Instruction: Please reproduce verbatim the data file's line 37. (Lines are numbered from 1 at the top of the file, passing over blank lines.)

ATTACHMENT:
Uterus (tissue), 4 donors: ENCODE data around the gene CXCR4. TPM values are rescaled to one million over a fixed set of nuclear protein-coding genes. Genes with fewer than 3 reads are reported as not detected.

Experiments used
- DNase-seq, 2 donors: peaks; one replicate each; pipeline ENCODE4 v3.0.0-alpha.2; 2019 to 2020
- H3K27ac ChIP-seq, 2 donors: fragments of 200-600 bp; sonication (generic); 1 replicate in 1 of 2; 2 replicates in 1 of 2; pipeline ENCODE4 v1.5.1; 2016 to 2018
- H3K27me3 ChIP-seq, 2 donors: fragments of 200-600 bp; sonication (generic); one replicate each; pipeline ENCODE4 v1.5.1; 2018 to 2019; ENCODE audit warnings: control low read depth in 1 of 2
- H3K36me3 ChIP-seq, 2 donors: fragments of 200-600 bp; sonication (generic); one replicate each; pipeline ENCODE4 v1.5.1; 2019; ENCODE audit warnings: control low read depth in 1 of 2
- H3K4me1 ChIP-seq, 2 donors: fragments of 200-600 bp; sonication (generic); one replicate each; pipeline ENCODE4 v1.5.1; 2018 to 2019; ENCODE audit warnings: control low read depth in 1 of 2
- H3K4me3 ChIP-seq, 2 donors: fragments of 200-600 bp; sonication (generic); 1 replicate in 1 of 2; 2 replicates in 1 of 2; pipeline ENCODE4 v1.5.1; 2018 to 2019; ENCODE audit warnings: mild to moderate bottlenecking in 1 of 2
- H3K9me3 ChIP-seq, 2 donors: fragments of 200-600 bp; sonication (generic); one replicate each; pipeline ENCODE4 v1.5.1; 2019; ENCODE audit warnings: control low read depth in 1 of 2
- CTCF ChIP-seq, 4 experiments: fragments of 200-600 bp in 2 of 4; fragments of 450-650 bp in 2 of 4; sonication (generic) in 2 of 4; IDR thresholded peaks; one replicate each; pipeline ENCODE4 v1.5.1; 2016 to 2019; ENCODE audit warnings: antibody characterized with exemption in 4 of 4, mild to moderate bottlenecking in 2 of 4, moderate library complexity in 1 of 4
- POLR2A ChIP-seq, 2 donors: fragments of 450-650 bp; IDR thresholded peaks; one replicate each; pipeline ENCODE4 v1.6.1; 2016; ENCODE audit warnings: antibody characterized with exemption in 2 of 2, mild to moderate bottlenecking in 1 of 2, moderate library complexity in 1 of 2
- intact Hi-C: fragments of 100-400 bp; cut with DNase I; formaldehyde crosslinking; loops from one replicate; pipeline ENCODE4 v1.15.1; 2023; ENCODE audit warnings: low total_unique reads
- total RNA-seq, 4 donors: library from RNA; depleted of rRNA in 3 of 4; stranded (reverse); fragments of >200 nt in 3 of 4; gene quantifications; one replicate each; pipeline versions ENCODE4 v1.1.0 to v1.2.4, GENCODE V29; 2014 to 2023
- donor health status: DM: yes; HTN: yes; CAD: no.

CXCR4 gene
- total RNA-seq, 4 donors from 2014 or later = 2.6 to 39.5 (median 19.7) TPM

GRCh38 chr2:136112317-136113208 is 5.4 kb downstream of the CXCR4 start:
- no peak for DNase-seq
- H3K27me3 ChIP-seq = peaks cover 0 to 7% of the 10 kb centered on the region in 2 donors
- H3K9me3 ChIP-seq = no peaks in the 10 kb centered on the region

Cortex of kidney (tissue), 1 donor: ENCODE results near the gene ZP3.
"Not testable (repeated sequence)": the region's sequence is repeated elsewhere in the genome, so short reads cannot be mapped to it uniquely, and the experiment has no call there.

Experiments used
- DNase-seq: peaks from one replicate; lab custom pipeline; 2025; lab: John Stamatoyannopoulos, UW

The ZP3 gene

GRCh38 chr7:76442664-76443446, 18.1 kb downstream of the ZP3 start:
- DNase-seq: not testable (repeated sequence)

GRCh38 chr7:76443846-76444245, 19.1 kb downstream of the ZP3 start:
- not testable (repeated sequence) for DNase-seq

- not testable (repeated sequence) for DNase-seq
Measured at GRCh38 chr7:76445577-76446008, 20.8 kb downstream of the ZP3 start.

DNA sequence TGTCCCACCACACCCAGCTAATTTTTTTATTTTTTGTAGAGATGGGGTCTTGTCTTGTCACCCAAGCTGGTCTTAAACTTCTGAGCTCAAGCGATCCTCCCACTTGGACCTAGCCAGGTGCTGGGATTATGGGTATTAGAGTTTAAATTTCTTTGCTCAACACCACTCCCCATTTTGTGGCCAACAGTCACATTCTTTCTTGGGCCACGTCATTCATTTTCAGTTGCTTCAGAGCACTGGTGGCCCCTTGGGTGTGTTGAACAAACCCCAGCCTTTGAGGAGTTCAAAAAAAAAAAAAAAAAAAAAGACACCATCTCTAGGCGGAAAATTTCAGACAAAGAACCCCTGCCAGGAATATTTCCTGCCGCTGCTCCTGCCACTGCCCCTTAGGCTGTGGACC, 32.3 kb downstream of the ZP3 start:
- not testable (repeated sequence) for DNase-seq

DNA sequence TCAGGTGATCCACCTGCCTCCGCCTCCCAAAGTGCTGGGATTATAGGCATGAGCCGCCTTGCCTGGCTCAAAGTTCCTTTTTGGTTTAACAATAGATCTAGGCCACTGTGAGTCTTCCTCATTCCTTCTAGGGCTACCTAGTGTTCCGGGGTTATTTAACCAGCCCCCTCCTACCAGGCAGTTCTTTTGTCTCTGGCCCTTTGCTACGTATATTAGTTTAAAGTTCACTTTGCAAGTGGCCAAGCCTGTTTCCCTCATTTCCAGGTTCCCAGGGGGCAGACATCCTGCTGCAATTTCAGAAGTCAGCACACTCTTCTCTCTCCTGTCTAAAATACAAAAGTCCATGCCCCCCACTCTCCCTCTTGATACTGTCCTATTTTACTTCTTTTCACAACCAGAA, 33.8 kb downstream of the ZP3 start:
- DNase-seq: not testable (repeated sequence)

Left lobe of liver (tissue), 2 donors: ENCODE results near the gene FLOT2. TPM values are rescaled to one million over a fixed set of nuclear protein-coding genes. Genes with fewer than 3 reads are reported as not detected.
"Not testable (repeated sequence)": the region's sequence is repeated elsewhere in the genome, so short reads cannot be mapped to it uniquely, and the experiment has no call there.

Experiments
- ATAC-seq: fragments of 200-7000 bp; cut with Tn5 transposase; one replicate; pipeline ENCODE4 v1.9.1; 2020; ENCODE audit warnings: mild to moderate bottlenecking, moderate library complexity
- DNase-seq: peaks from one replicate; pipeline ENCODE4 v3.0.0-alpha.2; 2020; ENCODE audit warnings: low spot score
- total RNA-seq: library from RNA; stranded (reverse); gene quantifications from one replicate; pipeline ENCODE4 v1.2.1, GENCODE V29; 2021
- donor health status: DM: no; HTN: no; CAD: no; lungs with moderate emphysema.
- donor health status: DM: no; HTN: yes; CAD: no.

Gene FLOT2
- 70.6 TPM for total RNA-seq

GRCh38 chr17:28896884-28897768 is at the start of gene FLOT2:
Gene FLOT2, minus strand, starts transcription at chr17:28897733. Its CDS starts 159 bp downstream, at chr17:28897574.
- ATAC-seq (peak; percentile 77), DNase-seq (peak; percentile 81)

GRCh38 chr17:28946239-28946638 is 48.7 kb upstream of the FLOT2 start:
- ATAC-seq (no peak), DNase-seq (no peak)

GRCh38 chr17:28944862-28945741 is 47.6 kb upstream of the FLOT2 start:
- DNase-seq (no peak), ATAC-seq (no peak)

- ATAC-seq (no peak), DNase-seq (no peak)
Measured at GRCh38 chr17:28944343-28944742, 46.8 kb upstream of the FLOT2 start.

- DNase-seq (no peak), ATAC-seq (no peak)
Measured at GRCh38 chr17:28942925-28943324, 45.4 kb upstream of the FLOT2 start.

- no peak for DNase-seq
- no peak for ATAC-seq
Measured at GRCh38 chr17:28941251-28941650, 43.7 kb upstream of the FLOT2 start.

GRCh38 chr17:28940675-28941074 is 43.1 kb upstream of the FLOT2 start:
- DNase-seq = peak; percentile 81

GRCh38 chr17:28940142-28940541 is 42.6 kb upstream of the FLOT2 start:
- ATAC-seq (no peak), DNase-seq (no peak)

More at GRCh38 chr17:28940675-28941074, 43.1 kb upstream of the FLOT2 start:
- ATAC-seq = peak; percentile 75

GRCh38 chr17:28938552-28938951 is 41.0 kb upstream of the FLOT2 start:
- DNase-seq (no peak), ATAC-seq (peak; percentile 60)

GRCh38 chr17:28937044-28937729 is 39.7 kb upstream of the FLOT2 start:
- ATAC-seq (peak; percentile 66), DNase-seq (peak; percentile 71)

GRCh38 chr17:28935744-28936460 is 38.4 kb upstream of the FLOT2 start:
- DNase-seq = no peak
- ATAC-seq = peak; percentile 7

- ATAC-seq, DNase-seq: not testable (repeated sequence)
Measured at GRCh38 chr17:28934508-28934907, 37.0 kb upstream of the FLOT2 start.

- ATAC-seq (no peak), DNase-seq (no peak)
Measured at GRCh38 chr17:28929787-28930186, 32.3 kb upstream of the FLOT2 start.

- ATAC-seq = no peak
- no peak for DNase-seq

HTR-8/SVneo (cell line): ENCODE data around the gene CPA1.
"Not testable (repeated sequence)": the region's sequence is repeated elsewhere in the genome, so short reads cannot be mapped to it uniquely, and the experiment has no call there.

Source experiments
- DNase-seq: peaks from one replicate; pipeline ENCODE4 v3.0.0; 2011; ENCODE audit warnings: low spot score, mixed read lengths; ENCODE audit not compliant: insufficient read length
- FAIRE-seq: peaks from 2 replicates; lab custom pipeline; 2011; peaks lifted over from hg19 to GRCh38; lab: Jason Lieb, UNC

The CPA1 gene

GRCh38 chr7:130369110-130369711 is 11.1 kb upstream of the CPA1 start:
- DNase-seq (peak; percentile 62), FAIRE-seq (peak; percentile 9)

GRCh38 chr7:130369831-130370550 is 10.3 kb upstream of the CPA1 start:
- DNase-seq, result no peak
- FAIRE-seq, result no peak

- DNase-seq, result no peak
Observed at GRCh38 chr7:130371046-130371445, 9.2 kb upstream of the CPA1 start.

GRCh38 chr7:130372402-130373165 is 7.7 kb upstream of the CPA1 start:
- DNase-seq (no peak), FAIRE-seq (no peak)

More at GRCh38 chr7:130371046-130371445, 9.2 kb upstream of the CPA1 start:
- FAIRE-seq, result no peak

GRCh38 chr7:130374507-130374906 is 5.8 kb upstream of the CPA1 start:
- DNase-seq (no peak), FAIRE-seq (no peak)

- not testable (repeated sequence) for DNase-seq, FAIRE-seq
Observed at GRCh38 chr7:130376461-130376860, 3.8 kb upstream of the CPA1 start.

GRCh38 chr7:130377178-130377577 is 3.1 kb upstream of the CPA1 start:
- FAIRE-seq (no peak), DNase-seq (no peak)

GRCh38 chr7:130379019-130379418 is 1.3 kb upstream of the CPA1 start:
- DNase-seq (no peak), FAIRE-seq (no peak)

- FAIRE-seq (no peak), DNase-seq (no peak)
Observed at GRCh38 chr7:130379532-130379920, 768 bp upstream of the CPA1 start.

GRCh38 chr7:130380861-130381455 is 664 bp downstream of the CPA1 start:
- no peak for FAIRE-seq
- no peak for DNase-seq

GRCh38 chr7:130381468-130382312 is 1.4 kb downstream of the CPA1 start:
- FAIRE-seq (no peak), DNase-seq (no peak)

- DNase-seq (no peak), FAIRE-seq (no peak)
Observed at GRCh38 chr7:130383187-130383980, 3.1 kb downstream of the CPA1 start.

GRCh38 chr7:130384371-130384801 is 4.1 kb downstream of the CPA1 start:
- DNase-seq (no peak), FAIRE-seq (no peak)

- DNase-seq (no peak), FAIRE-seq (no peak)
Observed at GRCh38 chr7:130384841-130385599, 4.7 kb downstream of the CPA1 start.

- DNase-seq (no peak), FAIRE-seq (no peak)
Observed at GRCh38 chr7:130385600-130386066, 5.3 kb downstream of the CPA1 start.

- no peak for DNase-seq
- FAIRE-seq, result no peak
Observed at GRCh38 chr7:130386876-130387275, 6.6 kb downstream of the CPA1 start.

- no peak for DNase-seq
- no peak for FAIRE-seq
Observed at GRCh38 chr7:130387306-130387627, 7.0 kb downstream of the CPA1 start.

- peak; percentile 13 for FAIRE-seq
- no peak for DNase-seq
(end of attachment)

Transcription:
"Not testable (repeated sequence)": the region's sequence is repeated elsewhere in the genome, so short reads cannot be mapped to it uniquely, and the experiment has no call there.